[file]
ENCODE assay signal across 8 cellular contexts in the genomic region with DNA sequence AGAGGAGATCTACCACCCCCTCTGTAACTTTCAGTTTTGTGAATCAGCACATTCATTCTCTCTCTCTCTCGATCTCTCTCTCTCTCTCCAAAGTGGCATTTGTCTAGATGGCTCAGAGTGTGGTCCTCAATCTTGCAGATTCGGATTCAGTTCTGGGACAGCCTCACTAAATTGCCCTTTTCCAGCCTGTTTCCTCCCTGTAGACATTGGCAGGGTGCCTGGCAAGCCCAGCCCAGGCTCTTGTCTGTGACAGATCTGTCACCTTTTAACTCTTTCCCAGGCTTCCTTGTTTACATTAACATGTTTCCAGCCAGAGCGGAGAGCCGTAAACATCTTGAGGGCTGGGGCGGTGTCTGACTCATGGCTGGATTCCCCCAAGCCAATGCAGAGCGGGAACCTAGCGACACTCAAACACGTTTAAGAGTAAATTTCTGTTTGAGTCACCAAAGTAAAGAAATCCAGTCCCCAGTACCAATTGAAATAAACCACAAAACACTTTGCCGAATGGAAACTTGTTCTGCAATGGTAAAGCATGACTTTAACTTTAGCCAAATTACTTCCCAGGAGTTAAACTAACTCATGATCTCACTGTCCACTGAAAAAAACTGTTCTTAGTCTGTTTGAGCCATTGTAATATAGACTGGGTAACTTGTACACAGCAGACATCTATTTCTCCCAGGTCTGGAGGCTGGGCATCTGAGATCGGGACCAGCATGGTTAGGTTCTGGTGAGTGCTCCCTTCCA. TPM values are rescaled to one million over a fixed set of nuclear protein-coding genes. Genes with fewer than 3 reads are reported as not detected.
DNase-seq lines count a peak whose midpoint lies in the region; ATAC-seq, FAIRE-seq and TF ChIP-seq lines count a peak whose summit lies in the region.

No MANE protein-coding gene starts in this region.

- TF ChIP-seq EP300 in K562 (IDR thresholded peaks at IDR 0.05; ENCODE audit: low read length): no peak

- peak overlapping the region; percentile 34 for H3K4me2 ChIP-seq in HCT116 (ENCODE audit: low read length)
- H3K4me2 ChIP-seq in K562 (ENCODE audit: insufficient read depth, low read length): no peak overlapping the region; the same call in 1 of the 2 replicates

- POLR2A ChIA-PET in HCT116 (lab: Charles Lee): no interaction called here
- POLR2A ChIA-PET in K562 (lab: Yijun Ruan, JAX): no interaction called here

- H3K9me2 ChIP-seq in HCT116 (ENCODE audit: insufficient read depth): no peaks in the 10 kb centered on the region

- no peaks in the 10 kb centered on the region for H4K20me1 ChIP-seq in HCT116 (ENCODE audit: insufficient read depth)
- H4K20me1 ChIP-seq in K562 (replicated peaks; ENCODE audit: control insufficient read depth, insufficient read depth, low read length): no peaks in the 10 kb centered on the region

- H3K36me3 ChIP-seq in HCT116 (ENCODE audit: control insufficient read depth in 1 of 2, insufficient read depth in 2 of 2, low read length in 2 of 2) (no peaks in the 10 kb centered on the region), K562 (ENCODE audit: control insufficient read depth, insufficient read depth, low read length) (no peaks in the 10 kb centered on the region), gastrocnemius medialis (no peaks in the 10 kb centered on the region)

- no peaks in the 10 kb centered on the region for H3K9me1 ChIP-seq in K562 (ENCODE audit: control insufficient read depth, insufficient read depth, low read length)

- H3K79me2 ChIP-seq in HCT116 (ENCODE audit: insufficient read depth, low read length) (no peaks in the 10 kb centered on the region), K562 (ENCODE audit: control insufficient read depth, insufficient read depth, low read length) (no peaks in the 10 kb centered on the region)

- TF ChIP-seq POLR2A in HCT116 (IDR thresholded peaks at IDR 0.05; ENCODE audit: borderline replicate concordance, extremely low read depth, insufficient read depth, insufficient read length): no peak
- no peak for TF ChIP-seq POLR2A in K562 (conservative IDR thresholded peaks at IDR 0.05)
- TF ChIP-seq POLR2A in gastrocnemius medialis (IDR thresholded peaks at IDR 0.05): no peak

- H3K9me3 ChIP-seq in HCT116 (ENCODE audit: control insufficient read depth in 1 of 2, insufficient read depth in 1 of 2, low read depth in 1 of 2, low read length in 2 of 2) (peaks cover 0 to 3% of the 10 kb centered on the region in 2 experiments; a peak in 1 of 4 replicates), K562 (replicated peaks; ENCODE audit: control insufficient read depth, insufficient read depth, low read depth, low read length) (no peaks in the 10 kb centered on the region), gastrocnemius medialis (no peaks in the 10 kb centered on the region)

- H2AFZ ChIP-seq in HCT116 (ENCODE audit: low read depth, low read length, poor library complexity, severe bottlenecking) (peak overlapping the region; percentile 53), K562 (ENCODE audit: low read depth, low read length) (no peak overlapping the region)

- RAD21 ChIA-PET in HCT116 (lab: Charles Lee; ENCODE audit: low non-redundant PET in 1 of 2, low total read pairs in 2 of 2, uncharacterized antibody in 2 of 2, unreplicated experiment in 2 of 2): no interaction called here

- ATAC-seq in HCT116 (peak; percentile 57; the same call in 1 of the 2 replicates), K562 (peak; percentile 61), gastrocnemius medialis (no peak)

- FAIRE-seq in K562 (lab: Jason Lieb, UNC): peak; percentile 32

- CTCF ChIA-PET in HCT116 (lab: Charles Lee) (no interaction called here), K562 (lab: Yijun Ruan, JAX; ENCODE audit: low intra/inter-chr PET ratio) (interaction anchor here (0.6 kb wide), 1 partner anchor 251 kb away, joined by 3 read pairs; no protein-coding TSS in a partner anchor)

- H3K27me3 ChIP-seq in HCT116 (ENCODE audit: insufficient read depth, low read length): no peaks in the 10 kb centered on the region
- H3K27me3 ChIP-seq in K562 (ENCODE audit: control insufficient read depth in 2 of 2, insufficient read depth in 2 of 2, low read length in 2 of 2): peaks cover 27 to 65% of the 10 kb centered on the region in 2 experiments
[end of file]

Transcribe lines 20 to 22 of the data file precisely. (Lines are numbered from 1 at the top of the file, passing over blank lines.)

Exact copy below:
- RAD21 ChIA-PET in HCT116 (lab: Charles Lee; ENCODE audit: low non-redundant PET in 1 of 2, low total read pairs in 2 of 2, uncharacterized antibody in 2 of 2, unreplicated experiment in 2 of 2): no interaction called here

- ATAC-seq in HCT116 (peak; percentile 57; the same call in 1 of the 2 replicates), K562 (peak; percentile 61), gastrocnemius medialis (no peak)

- FAIRE-seq in K562 (lab: Jason Lieb, UNC): peak; percentile 32